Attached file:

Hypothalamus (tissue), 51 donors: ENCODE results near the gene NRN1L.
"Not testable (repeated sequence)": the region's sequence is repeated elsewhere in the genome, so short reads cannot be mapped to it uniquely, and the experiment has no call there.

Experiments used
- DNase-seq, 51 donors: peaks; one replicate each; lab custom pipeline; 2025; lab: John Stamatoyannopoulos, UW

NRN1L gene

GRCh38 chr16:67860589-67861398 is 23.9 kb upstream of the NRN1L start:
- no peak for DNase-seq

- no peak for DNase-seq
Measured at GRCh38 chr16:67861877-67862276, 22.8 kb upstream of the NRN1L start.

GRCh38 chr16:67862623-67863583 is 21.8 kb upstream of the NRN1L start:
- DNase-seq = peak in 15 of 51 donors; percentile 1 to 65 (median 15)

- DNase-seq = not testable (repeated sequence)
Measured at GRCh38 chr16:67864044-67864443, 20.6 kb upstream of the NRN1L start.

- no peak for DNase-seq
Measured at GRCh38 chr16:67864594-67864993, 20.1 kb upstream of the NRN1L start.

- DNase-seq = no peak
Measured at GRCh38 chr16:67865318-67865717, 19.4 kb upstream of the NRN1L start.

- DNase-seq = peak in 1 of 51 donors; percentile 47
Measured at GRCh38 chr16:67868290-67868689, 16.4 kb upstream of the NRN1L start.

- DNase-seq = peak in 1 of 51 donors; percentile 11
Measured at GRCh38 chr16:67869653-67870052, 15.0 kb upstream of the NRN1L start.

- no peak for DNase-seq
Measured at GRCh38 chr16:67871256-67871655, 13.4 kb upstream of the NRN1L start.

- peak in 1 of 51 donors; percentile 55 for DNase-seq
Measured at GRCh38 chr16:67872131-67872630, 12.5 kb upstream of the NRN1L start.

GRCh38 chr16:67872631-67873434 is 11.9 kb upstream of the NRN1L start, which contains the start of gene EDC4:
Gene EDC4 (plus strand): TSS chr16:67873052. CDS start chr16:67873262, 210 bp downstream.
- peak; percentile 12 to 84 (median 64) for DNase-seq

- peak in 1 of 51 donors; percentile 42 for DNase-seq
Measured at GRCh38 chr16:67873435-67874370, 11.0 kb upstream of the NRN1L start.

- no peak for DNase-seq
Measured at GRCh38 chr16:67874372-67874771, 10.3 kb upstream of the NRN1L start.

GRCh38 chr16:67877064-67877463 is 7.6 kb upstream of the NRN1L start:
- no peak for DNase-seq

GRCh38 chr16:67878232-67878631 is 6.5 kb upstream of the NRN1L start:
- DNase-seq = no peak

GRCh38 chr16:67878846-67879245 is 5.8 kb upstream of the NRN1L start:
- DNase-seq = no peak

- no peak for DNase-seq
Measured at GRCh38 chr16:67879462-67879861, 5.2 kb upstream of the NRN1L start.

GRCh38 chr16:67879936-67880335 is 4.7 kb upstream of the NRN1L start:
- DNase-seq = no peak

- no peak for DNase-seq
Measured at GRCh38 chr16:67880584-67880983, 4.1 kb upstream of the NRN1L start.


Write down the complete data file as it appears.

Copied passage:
Hypothalamus (tissue), 51 donors: ENCODE results near the gene NRN1L.
"Not testable (repeated sequence)": the region's sequence is repeated elsewhere in the genome, so short reads cannot be mapped to it uniquely, and the experiment has no call there.

Experiments used
- DNase-seq, 51 donors: peaks; one replicate each; lab custom pipeline; 2025; lab: John Stamatoyannopoulos, UW

NRN1L gene

GRCh38 chr16:67860589-67861398 is 23.9 kb upstream of the NRN1L start:
- no peak for DNase-seq

- no peak for DNase-seq
Measured at GRCh38 chr16:67861877-67862276, 22.8 kb upstream of the NRN1L start.

GRCh38 chr16:67862623-67863583 is 21.8 kb upstream of the NRN1L start:
- DNase-seq = peak in 15 of 51 donors; percentile 1 to 65 (median 15)

- DNase-seq = not testable (repeated sequence)
Measured at GRCh38 chr16:67864044-67864443, 20.6 kb upstream of the NRN1L start.

- no peak for DNase-seq
Measured at GRCh38 chr16:67864594-67864993, 20.1 kb upstream of the NRN1L start.

- DNase-seq = no peak
Measured at GRCh38 chr16:67865318-67865717, 19.4 kb upstream of the NRN1L start.

- DNase-seq = peak in 1 of 51 donors; percentile 47
Measured at GRCh38 chr16:67868290-67868689, 16.4 kb upstream of the NRN1L start.

- DNase-seq = peak in 1 of 51 donors; percentile 11
Measured at GRCh38 chr16:67869653-67870052, 15.0 kb upstream of the NRN1L start.

- no peak for DNase-seq
Measured at GRCh38 chr16:67871256-67871655, 13.4 kb upstream of the NRN1L start.

- peak in 1 of 51 donors; percentile 55 for DNase-seq
Measured at GRCh38 chr16:67872131-67872630, 12.5 kb upstream of the NRN1L start.

GRCh38 chr16:67872631-67873434 is 11.9 kb upstream of the NRN1L start, which contains the start of gene EDC4:
Gene EDC4 (plus strand): TSS chr16:67873052. CDS start chr16:67873262, 210 bp downstream.
- peak; percentile 12 to 84 (median 64) for DNase-seq

- peak in 1 of 51 donors; percentile 42 for DNase-seq
Measured at GRCh38 chr16:67873435-67874370, 11.0 kb upstream of the NRN1L start.

- no peak for DNase-seq
Measured at GRCh38 chr16:67874372-67874771, 10.3 kb upstream of the NRN1L start.

GRCh38 chr16:67877064-67877463 is 7.6 kb upstream of the NRN1L start:
- no peak for DNase-seq

GRCh38 chr16:67878232-67878631 is 6.5 kb upstream of the NRN1L start:
- DNase-seq = no peak

GRCh38 chr16:67878846-67879245 is 5.8 kb upstream of the NRN1L start:
- DNase-seq = no peak

- no peak for DNase-seq
Measured at GRCh38 chr16:67879462-67879861, 5.2 kb upstream of the NRN1L start.

GRCh38 chr16:67879936-67880335 is 4.7 kb upstream of the NRN1L start:
- DNase-seq = no peak

- no peak for DNase-seq
Measured at GRCh38 chr16:67880584-67880983, 4.1 kb upstream of the NRN1L start.